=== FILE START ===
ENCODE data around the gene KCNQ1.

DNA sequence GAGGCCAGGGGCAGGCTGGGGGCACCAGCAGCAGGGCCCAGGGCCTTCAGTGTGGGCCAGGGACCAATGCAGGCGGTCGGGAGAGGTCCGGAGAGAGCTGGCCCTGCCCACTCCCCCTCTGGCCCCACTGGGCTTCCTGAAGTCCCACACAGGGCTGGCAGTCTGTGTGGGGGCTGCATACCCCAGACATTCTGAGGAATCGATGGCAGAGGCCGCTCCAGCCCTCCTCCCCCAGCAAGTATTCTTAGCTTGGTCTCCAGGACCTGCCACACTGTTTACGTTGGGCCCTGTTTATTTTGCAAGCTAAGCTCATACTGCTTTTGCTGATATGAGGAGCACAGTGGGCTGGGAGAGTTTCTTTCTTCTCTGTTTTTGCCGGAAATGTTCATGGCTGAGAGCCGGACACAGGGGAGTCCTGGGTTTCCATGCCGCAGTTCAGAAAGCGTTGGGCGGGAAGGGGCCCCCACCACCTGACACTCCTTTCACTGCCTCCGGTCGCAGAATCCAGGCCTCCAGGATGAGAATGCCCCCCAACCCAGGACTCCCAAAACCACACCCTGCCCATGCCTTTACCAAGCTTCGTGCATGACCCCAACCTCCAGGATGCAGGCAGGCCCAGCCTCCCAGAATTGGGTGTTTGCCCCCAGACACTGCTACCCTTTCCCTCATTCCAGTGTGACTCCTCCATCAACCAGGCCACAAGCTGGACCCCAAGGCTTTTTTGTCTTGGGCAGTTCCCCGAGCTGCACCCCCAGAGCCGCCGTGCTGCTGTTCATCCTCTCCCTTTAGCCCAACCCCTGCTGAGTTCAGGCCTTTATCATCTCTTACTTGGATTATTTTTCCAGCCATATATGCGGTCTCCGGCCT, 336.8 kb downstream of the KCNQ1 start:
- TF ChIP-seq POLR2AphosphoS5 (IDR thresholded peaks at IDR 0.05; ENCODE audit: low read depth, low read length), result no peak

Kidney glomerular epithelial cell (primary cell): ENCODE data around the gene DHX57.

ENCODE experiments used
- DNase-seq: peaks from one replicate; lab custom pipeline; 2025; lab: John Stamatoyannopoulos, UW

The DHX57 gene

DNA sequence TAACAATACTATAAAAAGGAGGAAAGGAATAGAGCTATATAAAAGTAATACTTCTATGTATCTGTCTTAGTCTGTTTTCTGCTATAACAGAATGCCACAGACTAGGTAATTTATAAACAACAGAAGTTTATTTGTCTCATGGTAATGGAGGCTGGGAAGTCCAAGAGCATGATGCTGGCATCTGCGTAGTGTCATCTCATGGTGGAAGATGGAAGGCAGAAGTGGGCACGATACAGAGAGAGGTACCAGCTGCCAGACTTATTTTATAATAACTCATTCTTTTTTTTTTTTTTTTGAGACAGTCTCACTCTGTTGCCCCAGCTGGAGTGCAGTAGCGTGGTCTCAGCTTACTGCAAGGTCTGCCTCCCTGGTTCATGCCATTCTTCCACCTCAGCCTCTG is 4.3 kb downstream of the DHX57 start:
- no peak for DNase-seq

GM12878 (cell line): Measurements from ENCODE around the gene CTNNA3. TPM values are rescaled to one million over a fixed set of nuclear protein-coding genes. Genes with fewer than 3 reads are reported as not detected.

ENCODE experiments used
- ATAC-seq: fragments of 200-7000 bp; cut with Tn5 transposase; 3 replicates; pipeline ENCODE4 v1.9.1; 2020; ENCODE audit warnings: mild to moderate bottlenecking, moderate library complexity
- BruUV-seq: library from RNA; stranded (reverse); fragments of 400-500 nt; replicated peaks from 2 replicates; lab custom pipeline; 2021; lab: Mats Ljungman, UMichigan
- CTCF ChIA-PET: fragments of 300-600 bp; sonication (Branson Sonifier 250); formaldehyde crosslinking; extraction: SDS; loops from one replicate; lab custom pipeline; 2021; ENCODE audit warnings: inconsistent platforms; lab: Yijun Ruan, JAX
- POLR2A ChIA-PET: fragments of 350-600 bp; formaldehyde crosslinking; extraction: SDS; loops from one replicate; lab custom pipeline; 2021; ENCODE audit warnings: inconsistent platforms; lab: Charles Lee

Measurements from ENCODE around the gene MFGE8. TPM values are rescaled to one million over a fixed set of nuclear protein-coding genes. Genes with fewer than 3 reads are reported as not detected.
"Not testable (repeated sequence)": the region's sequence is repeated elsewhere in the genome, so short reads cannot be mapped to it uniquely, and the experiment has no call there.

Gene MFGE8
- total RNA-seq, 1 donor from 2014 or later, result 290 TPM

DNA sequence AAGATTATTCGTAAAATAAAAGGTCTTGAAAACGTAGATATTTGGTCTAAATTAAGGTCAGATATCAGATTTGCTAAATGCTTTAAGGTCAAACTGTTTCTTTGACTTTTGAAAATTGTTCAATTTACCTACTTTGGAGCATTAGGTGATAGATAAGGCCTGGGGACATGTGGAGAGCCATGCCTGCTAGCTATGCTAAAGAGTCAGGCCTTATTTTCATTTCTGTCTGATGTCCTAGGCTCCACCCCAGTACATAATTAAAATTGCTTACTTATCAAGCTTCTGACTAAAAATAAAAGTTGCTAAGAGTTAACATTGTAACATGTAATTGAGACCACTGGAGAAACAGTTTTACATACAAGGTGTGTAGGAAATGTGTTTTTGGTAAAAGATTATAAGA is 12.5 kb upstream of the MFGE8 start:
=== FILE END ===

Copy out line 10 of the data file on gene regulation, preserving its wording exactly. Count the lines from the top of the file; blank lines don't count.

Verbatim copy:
GM12878 (cell line): Measurements from ENCODE around the gene CTNNA3. TPM values are rescaled to one million over a fixed set of nuclear protein-coding genes. Genes with fewer than 3 reads are reported as not detected.